2) It is different than Solar City's in several ways you listed. Solar City you have to - 1) provide the insurance 2) provide a high speed internet connection 3) guarantee to keep the trees (even on the neighbors property) trimmed so the panels are not blocked 4) in the event you decease your heirs have to honor the lease and conditions and payments - even if they are in another country and the house is empty, 5) provide them with an easement to the system if they feel it is needed, 6) accept cost escalation for the duration of the lease, buy it out if you want the system to go away - and others I don't remember right now.The lease goes with the property - just hope the prospective buyer to in 2 or 5 years wants a solar PV system
3) Anyone signing the lease before a lawyer goes over it carefully deserves whatever they get.
I would think it far better if Uncle Sam would allow the consumer to have the same benefits that make this a good deal for the leasing company. The way it is new groups have been set up to milk the market for whatever it is worth - at the public's expense.
Please go ahead and lease. At least you will make the salesman happy.
It is a grid tied system. No one would lease you an of grid battery system, and people only go into business to make money by putting their money and effort to work. All excess capacity, incentives, SREC goes to the company providing you the lease. Any shortfalls goes to you, for example one month you use more than you generate, you get the bill. You also get the utility connect charges and taxes. It is no different than leasing a car.
Originally Posted by sacsolarquest
Yes you can make good money on the market. Since the crash in 2008 I have made doubles and triples by buying companies like Ford, Toyota, GE, BP, Alcatel Lucent and a few others. Buy and hold is dead. Trick today is to buy and trade the ole fashion way, by low when a company gets beat up, ride it up and exit, start over again.
The only way you can come out ahead is to pay cash for the system, live in the right area of the country where your neighbors pick up most of the cost, have high electric rates, and good solar insolation. If you live somewhere like I do in TX where electricity is cheap and no incentives, solar does not pay. You have to weigh it all out instead of listening to the hype. You will not get hype here, just gut honest answers. You know something that is very politically incorrect, the facts and truth even when it hurts.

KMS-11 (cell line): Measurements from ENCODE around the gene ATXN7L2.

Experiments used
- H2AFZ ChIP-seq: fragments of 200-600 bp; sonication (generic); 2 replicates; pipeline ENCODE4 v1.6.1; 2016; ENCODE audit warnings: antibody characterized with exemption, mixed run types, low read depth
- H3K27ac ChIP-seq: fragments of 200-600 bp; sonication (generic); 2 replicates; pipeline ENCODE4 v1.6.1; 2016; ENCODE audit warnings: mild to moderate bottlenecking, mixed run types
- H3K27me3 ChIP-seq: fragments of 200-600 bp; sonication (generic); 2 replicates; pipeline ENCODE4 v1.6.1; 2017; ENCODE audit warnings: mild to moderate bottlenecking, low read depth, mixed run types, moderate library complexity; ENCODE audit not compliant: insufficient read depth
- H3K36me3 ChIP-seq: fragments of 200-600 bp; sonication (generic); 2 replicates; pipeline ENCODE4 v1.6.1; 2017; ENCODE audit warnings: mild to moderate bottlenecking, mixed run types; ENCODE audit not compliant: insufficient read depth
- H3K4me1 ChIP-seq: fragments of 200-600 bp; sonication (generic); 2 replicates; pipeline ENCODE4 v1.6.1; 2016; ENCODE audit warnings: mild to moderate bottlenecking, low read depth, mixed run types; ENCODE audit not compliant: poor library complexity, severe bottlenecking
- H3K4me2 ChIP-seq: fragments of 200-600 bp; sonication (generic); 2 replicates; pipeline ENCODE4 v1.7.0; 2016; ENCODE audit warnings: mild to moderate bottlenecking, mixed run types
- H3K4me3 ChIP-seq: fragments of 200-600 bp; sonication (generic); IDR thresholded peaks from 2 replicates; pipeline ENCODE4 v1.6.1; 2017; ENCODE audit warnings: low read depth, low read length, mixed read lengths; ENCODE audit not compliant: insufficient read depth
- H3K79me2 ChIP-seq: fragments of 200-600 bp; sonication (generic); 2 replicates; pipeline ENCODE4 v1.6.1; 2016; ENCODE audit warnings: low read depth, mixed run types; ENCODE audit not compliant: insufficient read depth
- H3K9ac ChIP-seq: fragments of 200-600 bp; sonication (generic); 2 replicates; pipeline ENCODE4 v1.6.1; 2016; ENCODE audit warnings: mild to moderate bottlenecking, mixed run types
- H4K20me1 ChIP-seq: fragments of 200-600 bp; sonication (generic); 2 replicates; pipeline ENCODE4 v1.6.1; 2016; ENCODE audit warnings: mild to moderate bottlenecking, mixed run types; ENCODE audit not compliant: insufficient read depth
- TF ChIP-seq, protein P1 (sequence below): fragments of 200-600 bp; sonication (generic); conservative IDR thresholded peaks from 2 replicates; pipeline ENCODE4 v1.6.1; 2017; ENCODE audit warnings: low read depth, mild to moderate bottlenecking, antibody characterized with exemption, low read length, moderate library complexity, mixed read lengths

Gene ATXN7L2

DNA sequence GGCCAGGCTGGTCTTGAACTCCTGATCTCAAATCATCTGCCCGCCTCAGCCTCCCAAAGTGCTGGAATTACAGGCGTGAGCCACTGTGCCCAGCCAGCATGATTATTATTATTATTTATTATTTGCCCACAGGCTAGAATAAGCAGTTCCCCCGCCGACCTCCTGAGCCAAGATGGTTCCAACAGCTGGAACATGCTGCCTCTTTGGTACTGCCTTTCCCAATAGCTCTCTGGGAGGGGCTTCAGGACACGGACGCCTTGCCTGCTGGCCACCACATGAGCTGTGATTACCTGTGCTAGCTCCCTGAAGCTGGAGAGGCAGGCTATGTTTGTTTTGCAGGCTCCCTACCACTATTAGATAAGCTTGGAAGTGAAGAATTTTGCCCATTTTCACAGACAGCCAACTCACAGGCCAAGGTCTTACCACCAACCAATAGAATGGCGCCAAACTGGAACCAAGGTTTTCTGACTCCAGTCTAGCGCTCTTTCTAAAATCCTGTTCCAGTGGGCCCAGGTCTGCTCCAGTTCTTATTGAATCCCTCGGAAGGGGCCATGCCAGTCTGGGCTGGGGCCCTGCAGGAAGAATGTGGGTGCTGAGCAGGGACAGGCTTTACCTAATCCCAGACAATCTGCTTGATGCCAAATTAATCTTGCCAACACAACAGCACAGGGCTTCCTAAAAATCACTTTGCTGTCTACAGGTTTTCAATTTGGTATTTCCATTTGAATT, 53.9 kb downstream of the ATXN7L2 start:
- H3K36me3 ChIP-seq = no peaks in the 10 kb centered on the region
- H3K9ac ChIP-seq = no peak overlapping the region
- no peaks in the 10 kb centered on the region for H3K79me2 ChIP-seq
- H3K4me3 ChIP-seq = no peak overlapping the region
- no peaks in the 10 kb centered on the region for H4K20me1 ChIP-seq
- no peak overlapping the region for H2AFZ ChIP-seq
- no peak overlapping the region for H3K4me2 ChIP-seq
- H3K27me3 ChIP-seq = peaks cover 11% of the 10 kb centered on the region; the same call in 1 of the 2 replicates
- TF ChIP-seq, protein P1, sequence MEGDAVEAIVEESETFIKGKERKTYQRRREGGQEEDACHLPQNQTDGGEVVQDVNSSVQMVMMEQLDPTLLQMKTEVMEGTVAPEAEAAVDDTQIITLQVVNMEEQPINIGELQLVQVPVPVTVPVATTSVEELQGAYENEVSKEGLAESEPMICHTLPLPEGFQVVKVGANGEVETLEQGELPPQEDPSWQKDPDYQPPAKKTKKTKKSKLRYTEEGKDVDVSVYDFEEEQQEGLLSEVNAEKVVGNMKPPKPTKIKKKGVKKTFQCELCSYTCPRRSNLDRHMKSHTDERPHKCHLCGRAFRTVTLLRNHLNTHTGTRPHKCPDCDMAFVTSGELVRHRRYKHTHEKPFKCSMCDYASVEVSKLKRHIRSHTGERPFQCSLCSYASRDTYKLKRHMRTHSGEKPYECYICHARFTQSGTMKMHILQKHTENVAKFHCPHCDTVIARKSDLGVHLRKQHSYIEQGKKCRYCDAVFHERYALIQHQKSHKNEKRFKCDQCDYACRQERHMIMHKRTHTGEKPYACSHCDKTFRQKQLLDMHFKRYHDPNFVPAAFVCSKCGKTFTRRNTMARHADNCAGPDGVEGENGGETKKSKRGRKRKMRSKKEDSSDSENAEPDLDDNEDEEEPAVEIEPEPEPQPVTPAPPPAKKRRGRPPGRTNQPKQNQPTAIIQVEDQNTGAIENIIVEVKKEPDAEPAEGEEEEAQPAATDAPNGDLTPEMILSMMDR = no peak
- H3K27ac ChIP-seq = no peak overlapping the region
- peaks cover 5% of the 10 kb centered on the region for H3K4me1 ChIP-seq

Mike - I'll admit to being ignorant in this area. I don't understand credits or offsets (I'm not even sure what an offset is). Our utility company offers a one-time rebate for solar installations, that's all I know about. So that does go to SolarCity instead of us if we lease, but the purchase figure of $10K already netted that out.
As for re-roofing, that's a good point in some cases, but it's a tile roof with a 50-year warranty (and 40 years remaining). So in our case, that's probably not an issue. But it sounds like it sure could be on some roofs.
Russ, if we are generating solar electricity, regardless of who the equipment belongs to, isn't that a green thing? I certainly agree with your general distrust of salespeople, that's why I started this thread. I want to learn what we're not being told.
1) They probably would leave a copy of the lease with us if we asked (which we should do next week if we're still thinking about it). But as I mentioned, we didn't think we were interested in the lease until the next day, after we ran the numbers of leasing vs purchasing.
2) I think you wrote "Solar City" when you meant Sungevity? In our (Solar City's) case:
-1) They provide insurance
-2) I assume we do need a high speed internet connection for the monitoring, but that's fine with us.
-3) The lease did say we had to keep trees trimmed, but that shouldn't be an issue on our property. It also said we had to keep them clean, which would require hosing them off once a year.
-4) There are no payments involved after the initial amount, so this isn't a concern.
-5) We have no problem providing an easement.
-6) There are no costs involved, so there's no cost escalation to worry about.
-7) I see the lease as a plus for a prospective buyer -- they don't have to pay a thing, and they get free electricity for the duration of the lease.
3) That's probably a good point about bring the lease to have a lawyer look at it -- thanks!
I suspect the company probably takes some sort of accelerated depreciation, but otherwise I don't know what extra benefits they get that make this worthwhile for them. I assume they also get a federal tax credit like we would with a purchase, and the utility rebate. But then they have to pay for at least one inverter during the next 20 years.
Dereck, our utility uses net metering for solar installations. So we total up our year's solar production, and subtract our usage, to determine our bill once a year. You're right, anything generated in excess would go to the company. But the proposed system meets only about 80% - 90% of our yearly usage, so unless our usage drops or the system somehow creates much more electricity than it's supposed to, there won't be any income generated by it.
Congratulations on your success in the market. Perhaps you should manage our portfolio! Yes, there were amazing opportunities in 2008 (in hindsight, especially), but today the pickings are very slim. It wouldn't surprise me to see the general market end the year lower than it started (it might surprise me if it doesn't). But I think this discussion is too far OT, so I'll refrain from further comments.